“The older I get, the harder it is to maintain my youthful weight.” Heard this before? Feel this way now?
Well, you’re not alone. For nearly 30 years, I managed to maintain my college weight – it fluctuated
from time-to-time, but I was always able to get it right back to where I was when I was in my early 20’s.
Then I hit 50. For almost 10 years, I have had to work harder and harder to maintain that weight; and I
have definitely enjoyed it less and less. So why is that happening? What can we do about it? Let’s take
a look at this phenomenon.
Diana Rodriguez has written a wonderfully brief, and to the point article, on www.everydayhealth.com
entitled, Meeting Your Nutritional Needs as You Age. In this article, (from which I shall borrow many
ideas) the simple premise is offered: as we age, our nutritional needs change. “Age-related changes
can affect how your body processes food, which influences your dietary needs and affects your
Listed below are some of these changes:
• Your metabolism slows down. As we age, we naturally tend to slow down our exercise routine, which in turn, slows down our metabolism. This means we burn fewer calories, meaning we need less caloric intake. Two consequences of this change are:
o We need food that is as nutrient-rich as possible
o We should attempt to keep a good level of exercise
• Your digestive system changes. As we age, our bodies produce less of the fluids necessary for proper digestion, making it more difficult to absorb food. As a result, we often must take supplements such as folic acid, vitamins B6 and B12.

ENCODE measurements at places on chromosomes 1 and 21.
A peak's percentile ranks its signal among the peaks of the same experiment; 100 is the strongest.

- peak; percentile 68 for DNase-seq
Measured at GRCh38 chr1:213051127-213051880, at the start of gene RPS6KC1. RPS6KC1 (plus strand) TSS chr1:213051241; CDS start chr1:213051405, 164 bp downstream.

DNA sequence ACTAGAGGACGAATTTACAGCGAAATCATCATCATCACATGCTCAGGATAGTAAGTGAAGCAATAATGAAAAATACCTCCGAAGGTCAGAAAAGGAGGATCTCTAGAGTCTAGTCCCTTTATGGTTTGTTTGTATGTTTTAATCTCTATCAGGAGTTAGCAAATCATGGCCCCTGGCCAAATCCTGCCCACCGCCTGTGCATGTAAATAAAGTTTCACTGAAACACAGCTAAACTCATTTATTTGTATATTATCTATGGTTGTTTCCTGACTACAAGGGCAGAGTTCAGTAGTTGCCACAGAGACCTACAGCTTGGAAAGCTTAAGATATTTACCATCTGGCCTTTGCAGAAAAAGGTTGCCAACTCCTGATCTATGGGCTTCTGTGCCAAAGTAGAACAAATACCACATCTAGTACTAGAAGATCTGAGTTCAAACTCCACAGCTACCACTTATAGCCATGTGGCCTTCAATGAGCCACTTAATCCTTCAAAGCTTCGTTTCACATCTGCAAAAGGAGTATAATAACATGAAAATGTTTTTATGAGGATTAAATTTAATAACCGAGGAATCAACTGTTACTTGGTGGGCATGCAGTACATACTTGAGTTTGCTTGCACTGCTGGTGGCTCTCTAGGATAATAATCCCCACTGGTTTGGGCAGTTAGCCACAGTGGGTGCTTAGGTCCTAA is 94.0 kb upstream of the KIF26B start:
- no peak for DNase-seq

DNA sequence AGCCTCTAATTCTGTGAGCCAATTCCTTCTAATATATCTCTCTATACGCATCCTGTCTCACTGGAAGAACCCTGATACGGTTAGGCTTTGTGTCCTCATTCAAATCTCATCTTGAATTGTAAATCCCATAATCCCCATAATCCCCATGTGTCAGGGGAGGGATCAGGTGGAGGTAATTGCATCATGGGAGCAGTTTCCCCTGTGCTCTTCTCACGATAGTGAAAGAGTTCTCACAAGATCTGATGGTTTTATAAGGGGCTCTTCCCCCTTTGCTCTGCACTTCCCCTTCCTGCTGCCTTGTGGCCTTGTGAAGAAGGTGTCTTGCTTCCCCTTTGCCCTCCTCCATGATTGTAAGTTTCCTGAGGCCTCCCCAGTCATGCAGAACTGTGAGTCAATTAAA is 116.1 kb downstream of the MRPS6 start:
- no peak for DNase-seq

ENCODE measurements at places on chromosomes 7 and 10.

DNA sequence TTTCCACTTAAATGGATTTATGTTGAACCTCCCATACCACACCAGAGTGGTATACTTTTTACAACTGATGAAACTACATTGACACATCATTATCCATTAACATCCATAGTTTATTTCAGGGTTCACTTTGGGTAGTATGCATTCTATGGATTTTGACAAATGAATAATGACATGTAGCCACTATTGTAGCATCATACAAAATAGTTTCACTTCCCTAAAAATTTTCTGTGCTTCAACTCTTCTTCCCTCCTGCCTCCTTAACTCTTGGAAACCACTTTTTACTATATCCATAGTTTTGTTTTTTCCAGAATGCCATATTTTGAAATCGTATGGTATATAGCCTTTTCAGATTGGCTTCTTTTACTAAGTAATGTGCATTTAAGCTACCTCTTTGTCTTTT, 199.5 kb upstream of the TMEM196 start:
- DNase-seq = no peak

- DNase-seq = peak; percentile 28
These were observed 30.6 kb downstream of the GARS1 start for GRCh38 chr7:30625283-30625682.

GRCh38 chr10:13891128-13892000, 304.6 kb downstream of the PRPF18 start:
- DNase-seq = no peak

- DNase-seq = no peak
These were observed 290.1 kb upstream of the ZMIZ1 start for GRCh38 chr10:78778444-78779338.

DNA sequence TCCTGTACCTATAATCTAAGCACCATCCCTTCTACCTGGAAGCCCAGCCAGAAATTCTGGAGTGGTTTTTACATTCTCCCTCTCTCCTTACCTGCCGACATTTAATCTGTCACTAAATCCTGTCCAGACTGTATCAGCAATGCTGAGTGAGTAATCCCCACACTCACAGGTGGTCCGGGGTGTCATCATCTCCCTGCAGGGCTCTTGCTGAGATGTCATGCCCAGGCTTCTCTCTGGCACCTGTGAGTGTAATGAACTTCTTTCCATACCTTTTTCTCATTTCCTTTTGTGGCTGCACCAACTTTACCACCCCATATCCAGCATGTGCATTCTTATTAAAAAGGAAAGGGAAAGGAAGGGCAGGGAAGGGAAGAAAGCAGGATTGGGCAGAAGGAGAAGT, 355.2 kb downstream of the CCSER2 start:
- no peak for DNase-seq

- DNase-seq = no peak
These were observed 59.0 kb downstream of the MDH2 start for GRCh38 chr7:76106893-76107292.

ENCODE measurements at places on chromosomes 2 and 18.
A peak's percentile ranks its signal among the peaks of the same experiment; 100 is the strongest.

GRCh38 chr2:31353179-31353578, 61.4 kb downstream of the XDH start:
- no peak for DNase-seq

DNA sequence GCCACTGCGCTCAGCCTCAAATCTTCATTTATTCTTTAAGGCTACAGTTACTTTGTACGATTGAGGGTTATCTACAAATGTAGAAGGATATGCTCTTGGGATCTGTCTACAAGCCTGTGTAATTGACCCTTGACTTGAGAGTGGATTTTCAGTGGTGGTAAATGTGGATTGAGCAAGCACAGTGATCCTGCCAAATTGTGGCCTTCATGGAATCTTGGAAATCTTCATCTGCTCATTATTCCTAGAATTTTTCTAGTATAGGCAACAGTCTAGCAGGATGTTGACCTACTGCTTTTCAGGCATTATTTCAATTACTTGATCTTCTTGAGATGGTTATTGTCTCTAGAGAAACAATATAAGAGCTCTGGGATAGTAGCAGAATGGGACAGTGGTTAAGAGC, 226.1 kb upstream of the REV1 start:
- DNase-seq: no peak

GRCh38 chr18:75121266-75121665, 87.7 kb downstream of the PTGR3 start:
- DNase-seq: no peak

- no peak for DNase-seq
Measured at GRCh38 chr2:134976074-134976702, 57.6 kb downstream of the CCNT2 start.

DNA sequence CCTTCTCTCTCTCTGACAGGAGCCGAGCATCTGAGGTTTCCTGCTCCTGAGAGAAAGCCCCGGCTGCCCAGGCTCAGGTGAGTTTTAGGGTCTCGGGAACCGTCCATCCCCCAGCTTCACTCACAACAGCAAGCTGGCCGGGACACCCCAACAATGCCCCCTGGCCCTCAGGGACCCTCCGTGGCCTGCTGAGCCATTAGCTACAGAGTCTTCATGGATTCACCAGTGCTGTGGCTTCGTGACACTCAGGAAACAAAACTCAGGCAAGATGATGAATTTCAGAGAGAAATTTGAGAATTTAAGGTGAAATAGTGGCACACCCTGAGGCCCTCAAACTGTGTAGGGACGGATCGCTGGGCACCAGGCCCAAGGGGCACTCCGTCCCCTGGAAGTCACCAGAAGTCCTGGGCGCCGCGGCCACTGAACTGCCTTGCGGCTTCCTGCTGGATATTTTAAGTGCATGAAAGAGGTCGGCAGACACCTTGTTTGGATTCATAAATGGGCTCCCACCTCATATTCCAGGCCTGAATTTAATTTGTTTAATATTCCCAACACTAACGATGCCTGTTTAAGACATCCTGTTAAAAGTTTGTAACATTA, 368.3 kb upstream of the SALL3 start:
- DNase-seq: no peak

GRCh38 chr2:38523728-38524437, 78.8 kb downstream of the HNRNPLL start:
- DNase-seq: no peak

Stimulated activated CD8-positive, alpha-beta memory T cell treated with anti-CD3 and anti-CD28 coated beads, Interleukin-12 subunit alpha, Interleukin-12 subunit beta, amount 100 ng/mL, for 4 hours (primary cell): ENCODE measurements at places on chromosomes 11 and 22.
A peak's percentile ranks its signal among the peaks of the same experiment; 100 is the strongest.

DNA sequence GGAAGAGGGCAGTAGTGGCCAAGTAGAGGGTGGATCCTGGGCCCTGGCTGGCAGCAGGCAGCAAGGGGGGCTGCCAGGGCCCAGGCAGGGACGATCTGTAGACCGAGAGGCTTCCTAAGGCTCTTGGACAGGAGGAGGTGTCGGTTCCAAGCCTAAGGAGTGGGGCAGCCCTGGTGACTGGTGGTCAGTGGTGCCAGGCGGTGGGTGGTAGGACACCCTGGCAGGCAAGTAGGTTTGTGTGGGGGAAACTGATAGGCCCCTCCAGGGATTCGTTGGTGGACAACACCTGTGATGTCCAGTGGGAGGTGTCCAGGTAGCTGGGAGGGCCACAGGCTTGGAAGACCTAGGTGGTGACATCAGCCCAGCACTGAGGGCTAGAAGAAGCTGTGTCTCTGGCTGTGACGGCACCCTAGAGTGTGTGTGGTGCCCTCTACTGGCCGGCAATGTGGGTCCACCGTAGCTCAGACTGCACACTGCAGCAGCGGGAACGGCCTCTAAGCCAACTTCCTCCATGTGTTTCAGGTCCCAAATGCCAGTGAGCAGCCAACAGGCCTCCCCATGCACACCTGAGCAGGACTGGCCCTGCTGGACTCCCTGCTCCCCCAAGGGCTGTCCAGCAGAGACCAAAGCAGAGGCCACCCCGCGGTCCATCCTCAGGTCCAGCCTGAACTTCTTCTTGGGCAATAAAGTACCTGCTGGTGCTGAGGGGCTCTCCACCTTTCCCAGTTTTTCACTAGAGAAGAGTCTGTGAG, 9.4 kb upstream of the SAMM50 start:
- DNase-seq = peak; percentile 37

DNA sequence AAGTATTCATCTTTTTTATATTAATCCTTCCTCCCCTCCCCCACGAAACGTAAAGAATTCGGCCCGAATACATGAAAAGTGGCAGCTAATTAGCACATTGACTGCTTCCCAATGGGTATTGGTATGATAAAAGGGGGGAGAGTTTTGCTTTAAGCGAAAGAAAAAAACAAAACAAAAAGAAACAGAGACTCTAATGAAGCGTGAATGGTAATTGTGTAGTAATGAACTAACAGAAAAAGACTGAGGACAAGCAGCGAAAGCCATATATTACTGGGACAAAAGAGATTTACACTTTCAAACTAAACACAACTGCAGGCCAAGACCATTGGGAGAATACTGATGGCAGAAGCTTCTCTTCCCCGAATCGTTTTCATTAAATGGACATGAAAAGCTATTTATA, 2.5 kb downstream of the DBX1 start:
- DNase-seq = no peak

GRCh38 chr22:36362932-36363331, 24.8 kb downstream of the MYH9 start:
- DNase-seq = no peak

• Your appetite may change. A negative part of aging is the increase in use of medications. Some of these medications can alter our appetites.
• Your emotional health may change. We all know the situations many elders face: loss of
loved ones, loss of a job, physical issues, etc. All these may create some form of
depression, which in turn may reduce one’s appetite.
As we try to stay healthier and healthier, both in our exercise programs and in what we eat, it may be
useful to examine the National Institute on Aging’s daily suggestions for seniors:
• Grain: 5 – 10 ounces
• Meats and beans: 5 – 7 ounces
• Milk: 3 cups
• Vegetables: 2 – 3.5 cups
• Fruit: 1.5 – 2.5 cups
• Oils: 6 teaspoons
The following is called the DASH diet and is geared to those elders needing to be more heart healthy in their eating (i.e., those with high blood pressure, etc.):
• Grains: 7 -8 ounces
• Meats and beans: 6 ounces or less of chicken, meat, or fish; plus 4 – 5 servings of nuts, seeds, and/or dried beans per week
• Milk: 2-3 cups
• Vegetables: 2 – 2.5 cups
• Fruit: 2 – 2.5 cups
• Oils: 2 teaspoons
Obviously, we are all individuals with very unique systems that require, not only specific solutions to our own dietary needs, but the guidance from your trained physician. However, certain general guidelines should be considered by all of us:
• Stick to healthy fats
• Drink plenty of water
• Opt for whole grains
• Include high fiber foods
• Pack in the protein
• Have ample amounts of calcium
• Proper intake of vitamin B12
Getting older is inevitable. Slowing down will happen whether we want it to or not. Yet, we can slow the aging process by eating healthy, exercising and having regular physical exams and consultations.
Now go take care of yourself!